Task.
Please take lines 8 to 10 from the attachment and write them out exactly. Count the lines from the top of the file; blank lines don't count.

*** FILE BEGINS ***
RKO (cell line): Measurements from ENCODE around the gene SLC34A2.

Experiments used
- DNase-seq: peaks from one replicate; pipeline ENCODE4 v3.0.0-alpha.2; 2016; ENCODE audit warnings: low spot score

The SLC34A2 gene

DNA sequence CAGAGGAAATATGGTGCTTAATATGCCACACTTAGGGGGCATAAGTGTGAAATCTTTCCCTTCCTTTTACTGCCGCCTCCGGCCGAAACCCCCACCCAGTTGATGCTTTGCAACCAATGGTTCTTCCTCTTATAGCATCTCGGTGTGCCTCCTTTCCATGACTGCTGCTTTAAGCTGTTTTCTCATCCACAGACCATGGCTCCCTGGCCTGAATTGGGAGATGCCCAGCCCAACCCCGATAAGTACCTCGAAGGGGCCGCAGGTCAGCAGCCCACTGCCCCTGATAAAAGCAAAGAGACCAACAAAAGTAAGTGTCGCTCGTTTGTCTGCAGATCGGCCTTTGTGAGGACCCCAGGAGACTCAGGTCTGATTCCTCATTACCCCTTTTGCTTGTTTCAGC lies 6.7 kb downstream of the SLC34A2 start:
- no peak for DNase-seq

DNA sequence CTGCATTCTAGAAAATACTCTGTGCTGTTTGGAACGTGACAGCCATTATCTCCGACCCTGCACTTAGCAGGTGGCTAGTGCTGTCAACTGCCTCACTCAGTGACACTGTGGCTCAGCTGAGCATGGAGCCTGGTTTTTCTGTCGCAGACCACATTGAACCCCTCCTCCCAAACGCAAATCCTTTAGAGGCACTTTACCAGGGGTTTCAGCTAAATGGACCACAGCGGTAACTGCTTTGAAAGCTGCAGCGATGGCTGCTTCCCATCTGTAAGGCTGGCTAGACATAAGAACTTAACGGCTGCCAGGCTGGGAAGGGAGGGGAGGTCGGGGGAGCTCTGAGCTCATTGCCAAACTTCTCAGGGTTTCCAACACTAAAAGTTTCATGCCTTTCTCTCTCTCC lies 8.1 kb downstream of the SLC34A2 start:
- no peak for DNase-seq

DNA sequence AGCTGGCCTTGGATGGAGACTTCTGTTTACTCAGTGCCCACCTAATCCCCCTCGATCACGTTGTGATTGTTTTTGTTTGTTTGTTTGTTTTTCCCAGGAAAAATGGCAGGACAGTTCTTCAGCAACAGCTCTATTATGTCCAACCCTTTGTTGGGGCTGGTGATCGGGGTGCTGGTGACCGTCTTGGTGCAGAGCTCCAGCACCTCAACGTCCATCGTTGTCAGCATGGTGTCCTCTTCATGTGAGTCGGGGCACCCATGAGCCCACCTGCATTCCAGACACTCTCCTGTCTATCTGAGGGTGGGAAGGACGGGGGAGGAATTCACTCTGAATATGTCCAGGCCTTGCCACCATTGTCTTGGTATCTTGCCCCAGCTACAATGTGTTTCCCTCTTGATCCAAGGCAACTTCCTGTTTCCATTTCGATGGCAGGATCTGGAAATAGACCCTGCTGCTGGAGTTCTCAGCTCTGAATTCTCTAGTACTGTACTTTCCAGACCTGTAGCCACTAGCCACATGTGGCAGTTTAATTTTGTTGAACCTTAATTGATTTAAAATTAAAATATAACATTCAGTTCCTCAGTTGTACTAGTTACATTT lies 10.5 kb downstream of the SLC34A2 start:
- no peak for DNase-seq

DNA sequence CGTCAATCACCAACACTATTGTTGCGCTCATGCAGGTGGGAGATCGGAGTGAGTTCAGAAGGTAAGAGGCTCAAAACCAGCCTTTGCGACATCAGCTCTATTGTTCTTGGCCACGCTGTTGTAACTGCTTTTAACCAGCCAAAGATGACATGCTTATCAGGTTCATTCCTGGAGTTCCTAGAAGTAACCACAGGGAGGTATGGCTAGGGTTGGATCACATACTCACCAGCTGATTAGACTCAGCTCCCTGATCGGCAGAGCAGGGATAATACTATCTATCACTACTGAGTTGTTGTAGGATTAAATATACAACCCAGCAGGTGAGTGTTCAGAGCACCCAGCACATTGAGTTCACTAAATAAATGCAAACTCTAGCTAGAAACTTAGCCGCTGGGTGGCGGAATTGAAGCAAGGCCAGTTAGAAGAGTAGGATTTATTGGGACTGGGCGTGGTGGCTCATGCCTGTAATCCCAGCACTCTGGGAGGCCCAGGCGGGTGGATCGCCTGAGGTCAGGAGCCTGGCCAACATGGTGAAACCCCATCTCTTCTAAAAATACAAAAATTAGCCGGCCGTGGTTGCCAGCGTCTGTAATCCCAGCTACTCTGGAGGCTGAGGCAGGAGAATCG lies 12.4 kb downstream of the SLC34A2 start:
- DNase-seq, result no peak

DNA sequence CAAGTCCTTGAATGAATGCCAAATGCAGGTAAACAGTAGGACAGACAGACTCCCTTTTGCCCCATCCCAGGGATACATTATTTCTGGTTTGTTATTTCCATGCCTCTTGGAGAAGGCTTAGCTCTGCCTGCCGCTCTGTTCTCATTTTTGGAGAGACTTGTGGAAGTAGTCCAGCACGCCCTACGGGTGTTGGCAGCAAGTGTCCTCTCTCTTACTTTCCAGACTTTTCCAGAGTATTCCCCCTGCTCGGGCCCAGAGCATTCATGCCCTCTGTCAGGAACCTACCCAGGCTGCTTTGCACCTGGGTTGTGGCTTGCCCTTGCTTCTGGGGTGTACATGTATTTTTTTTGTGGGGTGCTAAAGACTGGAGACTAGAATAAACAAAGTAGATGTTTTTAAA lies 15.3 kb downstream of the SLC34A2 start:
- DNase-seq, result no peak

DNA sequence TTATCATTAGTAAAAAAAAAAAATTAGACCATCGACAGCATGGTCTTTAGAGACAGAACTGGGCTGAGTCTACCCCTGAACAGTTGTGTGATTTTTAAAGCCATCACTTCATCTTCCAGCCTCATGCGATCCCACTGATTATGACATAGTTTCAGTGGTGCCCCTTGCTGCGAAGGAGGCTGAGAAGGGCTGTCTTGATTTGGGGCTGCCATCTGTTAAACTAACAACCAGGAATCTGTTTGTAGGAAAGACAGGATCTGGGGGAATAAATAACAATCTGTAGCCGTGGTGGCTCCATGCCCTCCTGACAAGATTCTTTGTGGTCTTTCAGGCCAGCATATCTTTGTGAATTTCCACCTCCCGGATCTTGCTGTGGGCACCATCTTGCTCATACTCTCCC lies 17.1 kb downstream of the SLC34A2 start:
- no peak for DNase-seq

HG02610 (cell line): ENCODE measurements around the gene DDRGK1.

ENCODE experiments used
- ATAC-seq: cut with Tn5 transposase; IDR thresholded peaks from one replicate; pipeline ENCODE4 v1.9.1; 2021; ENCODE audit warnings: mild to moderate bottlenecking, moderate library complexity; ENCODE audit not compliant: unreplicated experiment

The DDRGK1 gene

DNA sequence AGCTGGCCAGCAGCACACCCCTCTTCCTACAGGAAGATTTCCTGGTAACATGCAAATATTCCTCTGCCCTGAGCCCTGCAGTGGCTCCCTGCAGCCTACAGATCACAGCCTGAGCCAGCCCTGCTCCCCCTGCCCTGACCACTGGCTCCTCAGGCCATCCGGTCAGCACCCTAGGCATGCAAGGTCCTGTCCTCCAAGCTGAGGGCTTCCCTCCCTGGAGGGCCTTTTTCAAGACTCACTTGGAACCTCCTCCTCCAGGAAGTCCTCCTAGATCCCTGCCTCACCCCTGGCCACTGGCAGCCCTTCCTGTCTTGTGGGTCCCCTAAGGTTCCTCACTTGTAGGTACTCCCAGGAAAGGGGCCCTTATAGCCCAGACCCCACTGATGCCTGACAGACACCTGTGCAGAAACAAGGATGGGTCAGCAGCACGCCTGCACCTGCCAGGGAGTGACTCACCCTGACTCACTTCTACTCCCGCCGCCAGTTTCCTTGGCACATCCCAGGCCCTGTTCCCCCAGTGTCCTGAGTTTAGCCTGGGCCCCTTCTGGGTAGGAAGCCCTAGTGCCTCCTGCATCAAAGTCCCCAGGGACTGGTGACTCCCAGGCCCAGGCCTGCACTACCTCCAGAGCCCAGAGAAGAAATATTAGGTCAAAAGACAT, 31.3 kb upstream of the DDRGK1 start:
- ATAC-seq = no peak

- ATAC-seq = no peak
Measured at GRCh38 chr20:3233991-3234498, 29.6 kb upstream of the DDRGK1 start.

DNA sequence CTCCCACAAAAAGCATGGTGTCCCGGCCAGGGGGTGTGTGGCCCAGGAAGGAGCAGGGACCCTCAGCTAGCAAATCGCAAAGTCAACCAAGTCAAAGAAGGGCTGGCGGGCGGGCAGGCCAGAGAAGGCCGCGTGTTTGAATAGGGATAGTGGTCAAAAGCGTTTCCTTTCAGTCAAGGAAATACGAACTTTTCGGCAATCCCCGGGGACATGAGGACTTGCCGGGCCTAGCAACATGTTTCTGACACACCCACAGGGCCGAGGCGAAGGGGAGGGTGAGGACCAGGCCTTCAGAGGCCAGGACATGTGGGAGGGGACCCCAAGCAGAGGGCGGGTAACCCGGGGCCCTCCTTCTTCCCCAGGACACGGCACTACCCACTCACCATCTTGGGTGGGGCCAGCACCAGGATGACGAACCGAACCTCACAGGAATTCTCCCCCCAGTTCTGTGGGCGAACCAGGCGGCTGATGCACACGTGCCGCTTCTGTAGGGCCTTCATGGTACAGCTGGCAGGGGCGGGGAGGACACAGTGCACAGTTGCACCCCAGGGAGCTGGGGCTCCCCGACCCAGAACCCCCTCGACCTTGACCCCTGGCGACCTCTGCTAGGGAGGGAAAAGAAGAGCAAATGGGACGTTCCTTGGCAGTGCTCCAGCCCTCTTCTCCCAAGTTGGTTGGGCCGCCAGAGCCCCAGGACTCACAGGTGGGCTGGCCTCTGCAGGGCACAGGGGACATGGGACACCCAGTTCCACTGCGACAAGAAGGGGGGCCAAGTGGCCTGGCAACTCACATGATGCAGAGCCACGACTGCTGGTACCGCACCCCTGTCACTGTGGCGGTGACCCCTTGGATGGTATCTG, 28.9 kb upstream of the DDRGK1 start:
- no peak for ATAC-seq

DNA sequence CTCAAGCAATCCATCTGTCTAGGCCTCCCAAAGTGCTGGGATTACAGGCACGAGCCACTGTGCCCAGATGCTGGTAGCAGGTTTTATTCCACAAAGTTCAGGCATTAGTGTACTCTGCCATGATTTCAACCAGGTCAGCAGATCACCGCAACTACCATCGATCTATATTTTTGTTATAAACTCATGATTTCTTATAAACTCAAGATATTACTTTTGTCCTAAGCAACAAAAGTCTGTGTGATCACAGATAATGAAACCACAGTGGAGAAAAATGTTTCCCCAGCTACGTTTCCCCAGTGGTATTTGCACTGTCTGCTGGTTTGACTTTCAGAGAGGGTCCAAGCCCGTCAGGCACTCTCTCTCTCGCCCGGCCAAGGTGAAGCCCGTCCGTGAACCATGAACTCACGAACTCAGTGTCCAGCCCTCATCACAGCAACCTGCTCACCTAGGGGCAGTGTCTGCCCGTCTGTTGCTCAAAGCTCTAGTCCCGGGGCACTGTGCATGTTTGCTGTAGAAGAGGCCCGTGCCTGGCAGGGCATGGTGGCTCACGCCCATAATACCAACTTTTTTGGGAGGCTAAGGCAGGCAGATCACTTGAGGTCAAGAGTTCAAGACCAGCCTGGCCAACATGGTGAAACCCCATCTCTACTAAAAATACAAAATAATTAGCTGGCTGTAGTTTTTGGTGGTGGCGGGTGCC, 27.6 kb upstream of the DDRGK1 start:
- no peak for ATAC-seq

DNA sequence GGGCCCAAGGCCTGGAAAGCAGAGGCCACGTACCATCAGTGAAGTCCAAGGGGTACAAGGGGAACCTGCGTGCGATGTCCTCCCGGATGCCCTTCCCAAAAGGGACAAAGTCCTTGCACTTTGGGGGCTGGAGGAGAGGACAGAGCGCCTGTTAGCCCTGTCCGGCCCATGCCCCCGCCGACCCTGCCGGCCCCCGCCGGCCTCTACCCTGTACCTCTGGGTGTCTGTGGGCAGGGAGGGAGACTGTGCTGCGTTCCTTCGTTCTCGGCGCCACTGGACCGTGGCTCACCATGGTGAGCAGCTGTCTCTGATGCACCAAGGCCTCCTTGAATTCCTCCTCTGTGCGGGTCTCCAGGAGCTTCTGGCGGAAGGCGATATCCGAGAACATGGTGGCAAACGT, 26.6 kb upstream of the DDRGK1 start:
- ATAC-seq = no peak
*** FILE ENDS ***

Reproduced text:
- no peak for DNase-seq

DNA sequence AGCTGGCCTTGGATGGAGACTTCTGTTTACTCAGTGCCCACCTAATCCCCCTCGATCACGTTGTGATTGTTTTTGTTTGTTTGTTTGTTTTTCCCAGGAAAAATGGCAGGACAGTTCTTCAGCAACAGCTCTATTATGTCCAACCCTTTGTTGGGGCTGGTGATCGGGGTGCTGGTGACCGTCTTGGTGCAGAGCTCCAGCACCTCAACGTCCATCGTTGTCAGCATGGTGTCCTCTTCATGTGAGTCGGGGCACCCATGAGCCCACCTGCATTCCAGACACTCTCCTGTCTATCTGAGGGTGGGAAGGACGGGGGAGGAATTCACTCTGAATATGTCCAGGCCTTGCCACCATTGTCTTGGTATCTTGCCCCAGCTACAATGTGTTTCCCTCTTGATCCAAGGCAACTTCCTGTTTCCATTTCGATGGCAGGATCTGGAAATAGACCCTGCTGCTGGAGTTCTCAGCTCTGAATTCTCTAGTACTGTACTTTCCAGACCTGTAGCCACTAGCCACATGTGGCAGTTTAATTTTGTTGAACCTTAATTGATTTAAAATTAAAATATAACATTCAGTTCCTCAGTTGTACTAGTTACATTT lies 10.5 kb downstream of the SLC34A2 start:
- no peak for DNase-seq